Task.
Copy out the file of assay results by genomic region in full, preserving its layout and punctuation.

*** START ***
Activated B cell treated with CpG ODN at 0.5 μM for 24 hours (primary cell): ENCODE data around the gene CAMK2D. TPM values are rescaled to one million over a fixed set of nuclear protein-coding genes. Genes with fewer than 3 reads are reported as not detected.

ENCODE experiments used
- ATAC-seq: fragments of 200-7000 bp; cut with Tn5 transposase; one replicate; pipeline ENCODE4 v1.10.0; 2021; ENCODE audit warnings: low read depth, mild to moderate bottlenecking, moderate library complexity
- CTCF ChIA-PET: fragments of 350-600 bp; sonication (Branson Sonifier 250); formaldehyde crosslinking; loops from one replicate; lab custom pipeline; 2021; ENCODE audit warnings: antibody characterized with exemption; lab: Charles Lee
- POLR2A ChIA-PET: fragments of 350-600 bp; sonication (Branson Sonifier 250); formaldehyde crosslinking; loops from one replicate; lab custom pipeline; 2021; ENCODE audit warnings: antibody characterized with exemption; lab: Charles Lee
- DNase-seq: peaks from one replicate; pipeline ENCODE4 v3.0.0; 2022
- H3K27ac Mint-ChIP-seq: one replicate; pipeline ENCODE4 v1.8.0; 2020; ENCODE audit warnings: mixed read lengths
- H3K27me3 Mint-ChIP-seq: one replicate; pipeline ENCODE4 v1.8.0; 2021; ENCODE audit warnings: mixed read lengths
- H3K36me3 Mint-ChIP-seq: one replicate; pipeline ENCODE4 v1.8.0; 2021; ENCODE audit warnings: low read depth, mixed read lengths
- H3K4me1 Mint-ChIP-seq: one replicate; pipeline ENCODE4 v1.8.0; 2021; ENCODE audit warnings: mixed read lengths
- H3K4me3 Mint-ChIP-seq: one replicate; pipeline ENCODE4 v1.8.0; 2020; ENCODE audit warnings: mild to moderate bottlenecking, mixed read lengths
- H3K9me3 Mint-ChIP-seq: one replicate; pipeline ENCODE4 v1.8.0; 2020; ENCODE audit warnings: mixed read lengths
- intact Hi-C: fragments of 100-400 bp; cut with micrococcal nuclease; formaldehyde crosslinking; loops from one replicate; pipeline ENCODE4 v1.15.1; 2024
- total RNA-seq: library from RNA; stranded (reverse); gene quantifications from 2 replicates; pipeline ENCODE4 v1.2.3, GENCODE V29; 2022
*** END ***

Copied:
Activated B cell treated with CpG ODN at 0.5 μM for 24 hours (primary cell): ENCODE data around the gene CAMK2D. TPM values are rescaled to one million over a fixed set of nuclear protein-coding genes. Genes with fewer than 3 reads are reported as not detected.

ENCODE experiments used
- ATAC-seq: fragments of 200-7000 bp; cut with Tn5 transposase; one replicate; pipeline ENCODE4 v1.10.0; 2021; ENCODE audit warnings: low read depth, mild to moderate bottlenecking, moderate library complexity
- CTCF ChIA-PET: fragments of 350-600 bp; sonication (Branson Sonifier 250); formaldehyde crosslinking; loops from one replicate; lab custom pipeline; 2021; ENCODE audit warnings: antibody characterized with exemption; lab: Charles Lee
- POLR2A ChIA-PET: fragments of 350-600 bp; sonication (Branson Sonifier 250); formaldehyde crosslinking; loops from one replicate; lab custom pipeline; 2021; ENCODE audit warnings: antibody characterized with exemption; lab: Charles Lee
- DNase-seq: peaks from one replicate; pipeline ENCODE4 v3.0.0; 2022
- H3K27ac Mint-ChIP-seq: one replicate; pipeline ENCODE4 v1.8.0; 2020; ENCODE audit warnings: mixed read lengths
- H3K27me3 Mint-ChIP-seq: one replicate; pipeline ENCODE4 v1.8.0; 2021; ENCODE audit warnings: mixed read lengths
- H3K36me3 Mint-ChIP-seq: one replicate; pipeline ENCODE4 v1.8.0; 2021; ENCODE audit warnings: low read depth, mixed read lengths
- H3K4me1 Mint-ChIP-seq: one replicate; pipeline ENCODE4 v1.8.0; 2021; ENCODE audit warnings: mixed read lengths
- H3K4me3 Mint-ChIP-seq: one replicate; pipeline ENCODE4 v1.8.0; 2020; ENCODE audit warnings: mild to moderate bottlenecking, mixed read lengths
- H3K9me3 Mint-ChIP-seq: one replicate; pipeline ENCODE4 v1.8.0; 2020; ENCODE audit warnings: mixed read lengths
- intact Hi-C: fragments of 100-400 bp; cut with micrococcal nuclease; formaldehyde crosslinking; loops from one replicate; pipeline ENCODE4 v1.15.1; 2024
- total RNA-seq: library from RNA; stranded (reverse); gene quantifications from 2 replicates; pipeline ENCODE4 v1.2.3, GENCODE V29; 2022